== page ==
Archive for February, 2009|Monthly archive page

Holland & Knight Happy Hour Invite

In 1 on February 25, 2009 at 11:02 pm

Without question the photo of the week








"Quite possibly the most disturbing image I've ever seen," sighed a high level Senate staffer.

This is the pic of an invite for a happy hour thrown by Holland & Knight. And, just for you: "Holland and Knight has consulted with the House and Senate ethics committees regarding this event's compliance with applicable House and Senate Rules." 

By Anne Schroeder Mullins  Source

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Five lawyers leave Holland & Knight in part because of conflicts of interest

In 1 on February 24, 2009 at 11:05 pm
The five partners who comprised Holland & Knight's media practice in Tampa are leaving to start a law firm. Gregg D. Thomas, who headed the Holland & Knight group, will be joined by Carol LoCicero, James L. McGuire, Susan Bunch and James B. Lake at the Tampa practice Thomas & LoCicero. While at Holland & Knight, the partners' client roster has included the New York Times Co., Tribune Co., Knight-Ridder Inc. and Media General Inc. The lawyers, all long-time Holland & Knight employees, said they were leaving in part because of conflicts of interest and a desire to practice in a smaller firm. Their resignations come a week after 12 lawyers from Holland & Knight's former St. Petersburg office joined Trenam Kemker.  Source

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Holland & Knight CMO Bruce Alltop answers Do Model Web Faces Misrepresent Law Firms?

In 1 on February 15, 2009 at 5:21 pm

The Bar's rules of professional conduct dealing with communications about lawyer services contain a section dealing with advertising prohibitions. Rule 4-7.2 (c) says that lawyers "shall not make or permit to be made a false misleading or deceptive communication about the lawyer or the lawyer's services" and that a communication violates the rule if it is deceptive or "contains a material misrepresentation of fact or law."

The rules, under "prohibited visual and verbal portrayals and illustrations," say that lawyers shall not include in their ads "any visual or verbal descriptions, depictions, illustrations or portrayals of persons, things or events that are deceptive, misleading, manipulative or likely to confuse the viewer."

Holland & Knight chief marketing officer Bruce Alltop also was unavailable for an interview on why the firm uses so many paid models on its Web site. However, in response to a question from the Daily Business Review, he issued a statement saying the practice is about to end.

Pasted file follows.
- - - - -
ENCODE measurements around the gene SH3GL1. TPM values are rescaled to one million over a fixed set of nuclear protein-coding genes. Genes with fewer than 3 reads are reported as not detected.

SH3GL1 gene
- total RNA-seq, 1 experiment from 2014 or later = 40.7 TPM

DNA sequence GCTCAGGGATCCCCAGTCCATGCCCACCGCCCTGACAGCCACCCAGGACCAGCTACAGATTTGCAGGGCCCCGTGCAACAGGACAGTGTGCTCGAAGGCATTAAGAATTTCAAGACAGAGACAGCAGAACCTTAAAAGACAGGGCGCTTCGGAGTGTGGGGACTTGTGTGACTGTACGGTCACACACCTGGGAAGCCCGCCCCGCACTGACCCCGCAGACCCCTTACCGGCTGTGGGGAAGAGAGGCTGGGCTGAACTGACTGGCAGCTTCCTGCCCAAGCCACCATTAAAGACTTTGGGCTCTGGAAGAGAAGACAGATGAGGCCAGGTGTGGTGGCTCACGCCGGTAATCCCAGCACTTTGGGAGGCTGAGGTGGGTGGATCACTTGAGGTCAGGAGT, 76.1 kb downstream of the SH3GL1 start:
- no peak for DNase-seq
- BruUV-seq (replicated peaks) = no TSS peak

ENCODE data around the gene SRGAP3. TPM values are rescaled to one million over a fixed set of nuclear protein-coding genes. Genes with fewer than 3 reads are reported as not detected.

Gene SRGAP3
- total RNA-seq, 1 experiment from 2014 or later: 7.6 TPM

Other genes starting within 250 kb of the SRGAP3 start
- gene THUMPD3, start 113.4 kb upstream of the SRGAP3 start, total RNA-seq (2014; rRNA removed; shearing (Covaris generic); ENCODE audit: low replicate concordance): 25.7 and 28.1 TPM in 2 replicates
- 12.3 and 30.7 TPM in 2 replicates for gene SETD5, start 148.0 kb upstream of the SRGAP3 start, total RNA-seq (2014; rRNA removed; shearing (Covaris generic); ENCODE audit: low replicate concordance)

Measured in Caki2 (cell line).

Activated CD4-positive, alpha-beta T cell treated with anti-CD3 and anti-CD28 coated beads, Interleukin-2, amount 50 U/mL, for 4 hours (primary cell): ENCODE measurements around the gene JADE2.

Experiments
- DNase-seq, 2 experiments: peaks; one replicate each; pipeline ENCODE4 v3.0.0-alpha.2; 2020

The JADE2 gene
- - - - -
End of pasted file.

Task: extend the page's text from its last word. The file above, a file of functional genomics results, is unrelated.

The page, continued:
"Holland & Knight is in the process of redesigning the firm's marketing materials," Alltop said in the statement. "The look and feel of our Web site will be compatible with the new marketing materials, which will not incorporate the use of models as a design element. When our existing Web site was redesigned in 2007, firm management decided to use models rather than our own lawyers so as not to divert our lawyers' time from serving our clients."

Holland & Knight spokeswoman Susan Bass added that the firm's new Web site — sans models — is expected to debut in the first quarter of this year.
By Bruce Alltop Source:

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The Disappearing Associate… Valentine’s Day Massacre: Holland & Knight fired 70 lawyers and 173 staff

In 1 on February 14, 2009 at 10:42 pm

The disappearing associate

By Jordan Furlong | February 13, 2009 |

Well, that was ugly. In case you missed it, or you need a summary, here’s what happened on a day (yesterday) that the ABA Journal called Black Thursday and Above The Law readers have decided should be named (a little early) the Valentine’s Day Massacre:

This doesn’t include announcements of other cost-saving measures, like more salary freezes and Luce Forward rescinding its offers to new graduates and cancelling its 2009 summer program. If there’s one certainty you can take from this very unhappy day, is that this is just a sampling of what’s to come. (This morning, Peter Zeughauser agreed: “There will be more. Materially more. I’m aware of some big ones coming up.”) We’re at the beginning of this process, not the end.

And what process is this? Well, as previously noted here, it’s of course the marked decrease in client engagements; but it’s also the fallout from the 2008 financials finally becoming clear and the dire need for firms to keep partnership revenue and marketplace confidence as steady as possible. But I’m also coming to think it’s about something else: a serious, gut-check re-evaluation of the whole purpose of law firm associates. I count 297 lawyer firings in that list above; so far as I know, not one of them was a partner.